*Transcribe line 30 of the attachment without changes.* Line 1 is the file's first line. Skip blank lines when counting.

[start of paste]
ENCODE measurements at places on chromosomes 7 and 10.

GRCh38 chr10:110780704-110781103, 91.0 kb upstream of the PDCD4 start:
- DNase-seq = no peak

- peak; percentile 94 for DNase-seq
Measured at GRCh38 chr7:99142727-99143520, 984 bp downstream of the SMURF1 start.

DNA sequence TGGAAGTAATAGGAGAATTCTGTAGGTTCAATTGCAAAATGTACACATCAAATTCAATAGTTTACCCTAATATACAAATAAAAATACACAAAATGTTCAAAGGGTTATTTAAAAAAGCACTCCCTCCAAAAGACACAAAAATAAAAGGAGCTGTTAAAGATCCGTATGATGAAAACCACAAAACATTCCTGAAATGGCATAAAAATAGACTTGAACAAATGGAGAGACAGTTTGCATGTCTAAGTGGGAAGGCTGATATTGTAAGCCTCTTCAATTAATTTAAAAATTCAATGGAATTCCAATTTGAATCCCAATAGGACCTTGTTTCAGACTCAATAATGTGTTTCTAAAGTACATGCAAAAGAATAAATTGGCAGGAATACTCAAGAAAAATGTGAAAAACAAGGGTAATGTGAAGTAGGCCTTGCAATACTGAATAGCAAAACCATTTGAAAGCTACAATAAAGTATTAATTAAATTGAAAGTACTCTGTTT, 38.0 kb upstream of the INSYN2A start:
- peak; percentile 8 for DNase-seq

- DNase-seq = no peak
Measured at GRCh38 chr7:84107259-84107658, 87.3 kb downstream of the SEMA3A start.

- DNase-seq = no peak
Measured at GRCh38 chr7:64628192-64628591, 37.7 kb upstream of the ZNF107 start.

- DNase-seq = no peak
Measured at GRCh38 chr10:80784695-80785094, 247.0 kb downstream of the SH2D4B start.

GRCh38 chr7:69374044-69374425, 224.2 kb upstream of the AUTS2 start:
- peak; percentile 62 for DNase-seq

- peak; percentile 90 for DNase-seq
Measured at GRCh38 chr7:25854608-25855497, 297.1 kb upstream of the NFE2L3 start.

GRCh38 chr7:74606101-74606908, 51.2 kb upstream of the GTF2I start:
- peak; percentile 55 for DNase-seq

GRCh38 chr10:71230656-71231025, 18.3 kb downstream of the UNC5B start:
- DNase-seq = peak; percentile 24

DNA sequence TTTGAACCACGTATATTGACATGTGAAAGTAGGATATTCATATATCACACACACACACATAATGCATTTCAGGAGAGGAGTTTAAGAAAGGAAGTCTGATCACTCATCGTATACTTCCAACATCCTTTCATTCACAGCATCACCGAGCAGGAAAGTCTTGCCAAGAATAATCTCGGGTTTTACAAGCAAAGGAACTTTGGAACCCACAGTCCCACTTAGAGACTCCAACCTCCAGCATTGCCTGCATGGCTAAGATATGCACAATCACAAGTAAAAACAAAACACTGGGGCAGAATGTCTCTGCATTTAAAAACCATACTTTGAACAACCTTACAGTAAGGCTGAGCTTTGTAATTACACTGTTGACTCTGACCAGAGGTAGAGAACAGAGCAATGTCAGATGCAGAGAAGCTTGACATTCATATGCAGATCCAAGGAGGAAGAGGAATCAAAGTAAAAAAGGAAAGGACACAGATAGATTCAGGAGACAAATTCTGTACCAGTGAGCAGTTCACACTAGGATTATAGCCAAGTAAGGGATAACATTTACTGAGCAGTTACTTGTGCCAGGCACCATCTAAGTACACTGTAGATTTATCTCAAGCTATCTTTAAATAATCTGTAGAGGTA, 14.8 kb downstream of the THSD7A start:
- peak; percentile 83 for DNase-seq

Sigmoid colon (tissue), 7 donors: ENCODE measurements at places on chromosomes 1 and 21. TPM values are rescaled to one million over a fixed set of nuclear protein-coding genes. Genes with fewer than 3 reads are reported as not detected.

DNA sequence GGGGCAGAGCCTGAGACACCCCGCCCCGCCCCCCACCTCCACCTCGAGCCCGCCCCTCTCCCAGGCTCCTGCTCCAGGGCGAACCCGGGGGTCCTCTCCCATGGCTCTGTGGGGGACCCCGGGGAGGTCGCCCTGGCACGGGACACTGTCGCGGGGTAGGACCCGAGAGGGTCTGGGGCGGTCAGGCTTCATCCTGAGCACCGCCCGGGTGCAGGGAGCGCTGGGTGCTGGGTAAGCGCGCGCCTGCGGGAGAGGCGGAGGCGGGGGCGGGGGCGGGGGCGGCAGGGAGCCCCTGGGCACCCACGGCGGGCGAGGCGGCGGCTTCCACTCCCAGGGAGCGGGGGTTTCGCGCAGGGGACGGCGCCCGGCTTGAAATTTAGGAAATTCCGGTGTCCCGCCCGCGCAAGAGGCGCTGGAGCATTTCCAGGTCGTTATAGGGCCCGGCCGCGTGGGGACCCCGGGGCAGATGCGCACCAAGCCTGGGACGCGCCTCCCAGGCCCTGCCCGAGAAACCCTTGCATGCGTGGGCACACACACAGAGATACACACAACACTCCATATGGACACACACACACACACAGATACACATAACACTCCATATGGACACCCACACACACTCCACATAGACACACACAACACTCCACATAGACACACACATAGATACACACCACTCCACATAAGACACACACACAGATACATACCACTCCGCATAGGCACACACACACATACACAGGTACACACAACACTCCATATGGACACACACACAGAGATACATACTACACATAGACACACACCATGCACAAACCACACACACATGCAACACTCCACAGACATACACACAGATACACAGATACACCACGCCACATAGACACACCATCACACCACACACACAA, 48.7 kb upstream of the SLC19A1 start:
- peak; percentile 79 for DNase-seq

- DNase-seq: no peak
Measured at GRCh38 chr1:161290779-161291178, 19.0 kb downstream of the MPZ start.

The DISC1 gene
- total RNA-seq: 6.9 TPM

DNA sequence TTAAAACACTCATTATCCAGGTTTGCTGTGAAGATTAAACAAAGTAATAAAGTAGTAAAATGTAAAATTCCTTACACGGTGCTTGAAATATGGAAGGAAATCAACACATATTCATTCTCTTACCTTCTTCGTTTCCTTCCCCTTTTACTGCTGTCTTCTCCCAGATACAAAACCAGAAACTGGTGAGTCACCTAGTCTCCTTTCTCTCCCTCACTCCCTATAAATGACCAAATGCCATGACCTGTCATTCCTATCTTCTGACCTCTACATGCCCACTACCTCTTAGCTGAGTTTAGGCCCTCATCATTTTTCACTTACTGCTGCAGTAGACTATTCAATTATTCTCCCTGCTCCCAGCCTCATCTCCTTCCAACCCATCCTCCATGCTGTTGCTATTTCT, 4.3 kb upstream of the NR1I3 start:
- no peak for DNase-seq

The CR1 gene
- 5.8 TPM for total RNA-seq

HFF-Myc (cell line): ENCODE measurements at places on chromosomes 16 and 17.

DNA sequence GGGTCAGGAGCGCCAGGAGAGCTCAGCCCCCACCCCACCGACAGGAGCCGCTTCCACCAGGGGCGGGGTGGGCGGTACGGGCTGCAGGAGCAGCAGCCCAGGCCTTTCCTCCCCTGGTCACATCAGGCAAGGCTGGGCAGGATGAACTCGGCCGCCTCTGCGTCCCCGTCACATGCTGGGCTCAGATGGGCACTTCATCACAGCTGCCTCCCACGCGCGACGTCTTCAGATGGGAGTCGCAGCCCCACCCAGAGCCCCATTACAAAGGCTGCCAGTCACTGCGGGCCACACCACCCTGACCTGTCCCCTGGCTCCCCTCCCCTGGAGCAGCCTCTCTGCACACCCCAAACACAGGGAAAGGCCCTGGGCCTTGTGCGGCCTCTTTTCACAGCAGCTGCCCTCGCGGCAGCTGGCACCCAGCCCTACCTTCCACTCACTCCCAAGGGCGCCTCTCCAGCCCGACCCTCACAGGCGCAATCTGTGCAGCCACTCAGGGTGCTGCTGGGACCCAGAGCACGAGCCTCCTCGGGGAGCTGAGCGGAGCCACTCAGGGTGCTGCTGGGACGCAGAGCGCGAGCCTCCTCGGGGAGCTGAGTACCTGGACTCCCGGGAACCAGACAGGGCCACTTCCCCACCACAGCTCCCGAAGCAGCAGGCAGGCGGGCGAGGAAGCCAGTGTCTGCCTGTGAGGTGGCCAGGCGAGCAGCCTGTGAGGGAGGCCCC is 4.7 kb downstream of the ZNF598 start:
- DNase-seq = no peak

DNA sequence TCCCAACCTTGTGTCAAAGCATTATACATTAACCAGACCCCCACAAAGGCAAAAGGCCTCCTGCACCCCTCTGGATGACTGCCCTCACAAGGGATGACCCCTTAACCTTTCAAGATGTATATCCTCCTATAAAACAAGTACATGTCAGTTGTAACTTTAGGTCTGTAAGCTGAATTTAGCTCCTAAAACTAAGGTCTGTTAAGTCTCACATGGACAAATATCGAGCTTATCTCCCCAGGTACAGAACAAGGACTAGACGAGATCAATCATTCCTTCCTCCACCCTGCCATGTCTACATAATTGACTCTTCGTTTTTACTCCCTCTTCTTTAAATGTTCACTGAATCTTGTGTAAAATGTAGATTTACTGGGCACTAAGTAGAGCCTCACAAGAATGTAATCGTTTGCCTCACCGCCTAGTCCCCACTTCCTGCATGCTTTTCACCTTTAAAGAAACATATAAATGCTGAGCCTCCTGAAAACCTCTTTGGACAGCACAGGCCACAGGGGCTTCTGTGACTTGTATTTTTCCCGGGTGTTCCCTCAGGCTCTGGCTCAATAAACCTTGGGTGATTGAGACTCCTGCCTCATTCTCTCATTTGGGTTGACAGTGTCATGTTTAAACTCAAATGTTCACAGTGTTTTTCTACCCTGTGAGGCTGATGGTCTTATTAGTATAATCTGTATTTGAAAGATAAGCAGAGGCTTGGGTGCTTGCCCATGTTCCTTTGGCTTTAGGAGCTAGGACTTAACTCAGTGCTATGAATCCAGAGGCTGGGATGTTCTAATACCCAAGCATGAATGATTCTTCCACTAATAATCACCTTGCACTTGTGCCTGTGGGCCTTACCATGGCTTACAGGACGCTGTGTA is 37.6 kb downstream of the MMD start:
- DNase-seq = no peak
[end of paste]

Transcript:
- total RNA-seq: 6.9 TPM